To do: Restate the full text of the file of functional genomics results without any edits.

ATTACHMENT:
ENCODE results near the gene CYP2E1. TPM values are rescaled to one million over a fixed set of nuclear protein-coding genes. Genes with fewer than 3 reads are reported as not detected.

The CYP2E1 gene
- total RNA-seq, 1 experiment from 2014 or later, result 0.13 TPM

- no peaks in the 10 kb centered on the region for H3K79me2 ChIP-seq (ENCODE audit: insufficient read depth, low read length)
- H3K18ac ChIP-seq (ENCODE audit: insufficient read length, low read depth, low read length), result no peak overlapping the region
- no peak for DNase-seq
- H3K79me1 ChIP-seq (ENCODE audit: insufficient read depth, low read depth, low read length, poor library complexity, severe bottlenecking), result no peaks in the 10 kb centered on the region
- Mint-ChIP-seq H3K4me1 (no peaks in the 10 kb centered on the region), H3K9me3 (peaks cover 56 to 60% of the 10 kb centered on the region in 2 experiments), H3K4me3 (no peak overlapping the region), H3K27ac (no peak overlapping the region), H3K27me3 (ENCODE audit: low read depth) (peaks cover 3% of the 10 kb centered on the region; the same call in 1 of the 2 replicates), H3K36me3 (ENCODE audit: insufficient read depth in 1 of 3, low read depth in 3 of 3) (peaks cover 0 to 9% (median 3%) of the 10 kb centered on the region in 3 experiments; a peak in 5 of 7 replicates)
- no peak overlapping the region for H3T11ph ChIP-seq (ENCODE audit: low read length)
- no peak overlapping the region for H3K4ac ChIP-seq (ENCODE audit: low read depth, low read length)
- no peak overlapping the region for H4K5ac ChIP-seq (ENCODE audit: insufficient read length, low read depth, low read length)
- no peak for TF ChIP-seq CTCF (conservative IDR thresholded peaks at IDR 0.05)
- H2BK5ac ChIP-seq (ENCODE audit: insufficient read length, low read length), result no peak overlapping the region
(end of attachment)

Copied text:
ENCODE results near the gene CYP2E1. TPM values are rescaled to one million over a fixed set of nuclear protein-coding genes. Genes with fewer than 3 reads are reported as not detected.

The CYP2E1 gene
- total RNA-seq, 1 experiment from 2014 or later, result 0.13 TPM

- no peaks in the 10 kb centered on the region for H3K79me2 ChIP-seq (ENCODE audit: insufficient read depth, low read length)
- H3K18ac ChIP-seq (ENCODE audit: insufficient read length, low read depth, low read length), result no peak overlapping the region
- no peak for DNase-seq
- H3K79me1 ChIP-seq (ENCODE audit: insufficient read depth, low read depth, low read length, poor library complexity, severe bottlenecking), result no peaks in the 10 kb centered on the region
- Mint-ChIP-seq H3K4me1 (no peaks in the 10 kb centered on the region), H3K9me3 (peaks cover 56 to 60% of the 10 kb centered on the region in 2 experiments), H3K4me3 (no peak overlapping the region), H3K27ac (no peak overlapping the region), H3K27me3 (ENCODE audit: low read depth) (peaks cover 3% of the 10 kb centered on the region; the same call in 1 of the 2 replicates), H3K36me3 (ENCODE audit: insufficient read depth in 1 of 3, low read depth in 3 of 3) (peaks cover 0 to 9% (median 3%) of the 10 kb centered on the region in 3 experiments; a peak in 5 of 7 replicates)
- no peak overlapping the region for H3T11ph ChIP-seq (ENCODE audit: low read length)
- no peak overlapping the region for H3K4ac ChIP-seq (ENCODE audit: low read depth, low read length)
- no peak overlapping the region for H4K5ac ChIP-seq (ENCODE audit: insufficient read length, low read depth, low read length)
- no peak for TF ChIP-seq CTCF (conservative IDR thresholded peaks at IDR 0.05)
- H2BK5ac ChIP-seq (ENCODE audit: insufficient read length, low read length), result no peak overlapping the region